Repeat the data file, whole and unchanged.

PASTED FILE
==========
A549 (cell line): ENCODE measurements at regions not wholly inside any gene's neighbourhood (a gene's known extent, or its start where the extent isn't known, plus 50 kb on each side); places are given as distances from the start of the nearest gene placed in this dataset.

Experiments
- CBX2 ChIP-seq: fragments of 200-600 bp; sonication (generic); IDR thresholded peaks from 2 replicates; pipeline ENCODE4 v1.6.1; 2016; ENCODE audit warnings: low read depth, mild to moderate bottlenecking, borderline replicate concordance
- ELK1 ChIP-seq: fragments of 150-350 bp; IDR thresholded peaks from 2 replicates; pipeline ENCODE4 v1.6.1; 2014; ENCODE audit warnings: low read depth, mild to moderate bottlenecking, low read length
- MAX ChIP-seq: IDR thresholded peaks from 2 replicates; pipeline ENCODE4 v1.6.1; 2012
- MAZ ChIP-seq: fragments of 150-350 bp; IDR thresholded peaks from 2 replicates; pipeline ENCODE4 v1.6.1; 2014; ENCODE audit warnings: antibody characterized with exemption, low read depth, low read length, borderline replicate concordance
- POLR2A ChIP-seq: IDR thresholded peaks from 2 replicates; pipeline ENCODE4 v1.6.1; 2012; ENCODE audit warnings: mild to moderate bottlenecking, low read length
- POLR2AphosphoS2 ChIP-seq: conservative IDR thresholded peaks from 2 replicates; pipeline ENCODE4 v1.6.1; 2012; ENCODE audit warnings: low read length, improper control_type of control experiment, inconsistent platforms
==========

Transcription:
A549 (cell line): ENCODE measurements at regions not wholly inside any gene's neighbourhood (a gene's known extent, or its start where the extent isn't known, plus 50 kb on each side); places are given as distances from the start of the nearest gene placed in this dataset.

Experiments
- CBX2 ChIP-seq: fragments of 200-600 bp; sonication (generic); IDR thresholded peaks from 2 replicates; pipeline ENCODE4 v1.6.1; 2016; ENCODE audit warnings: low read depth, mild to moderate bottlenecking, borderline replicate concordance
- ELK1 ChIP-seq: fragments of 150-350 bp; IDR thresholded peaks from 2 replicates; pipeline ENCODE4 v1.6.1; 2014; ENCODE audit warnings: low read depth, mild to moderate bottlenecking, low read length
- MAX ChIP-seq: IDR thresholded peaks from 2 replicates; pipeline ENCODE4 v1.6.1; 2012
- MAZ ChIP-seq: fragments of 150-350 bp; IDR thresholded peaks from 2 replicates; pipeline ENCODE4 v1.6.1; 2014; ENCODE audit warnings: antibody characterized with exemption, low read depth, low read length, borderline replicate concordance
- POLR2A ChIP-seq: IDR thresholded peaks from 2 replicates; pipeline ENCODE4 v1.6.1; 2012; ENCODE audit warnings: mild to moderate bottlenecking, low read length
- POLR2AphosphoS2 ChIP-seq: conservative IDR thresholded peaks from 2 replicates; pipeline ENCODE4 v1.6.1; 2012; ENCODE audit warnings: low read length, improper control_type of control experiment, inconsistent platforms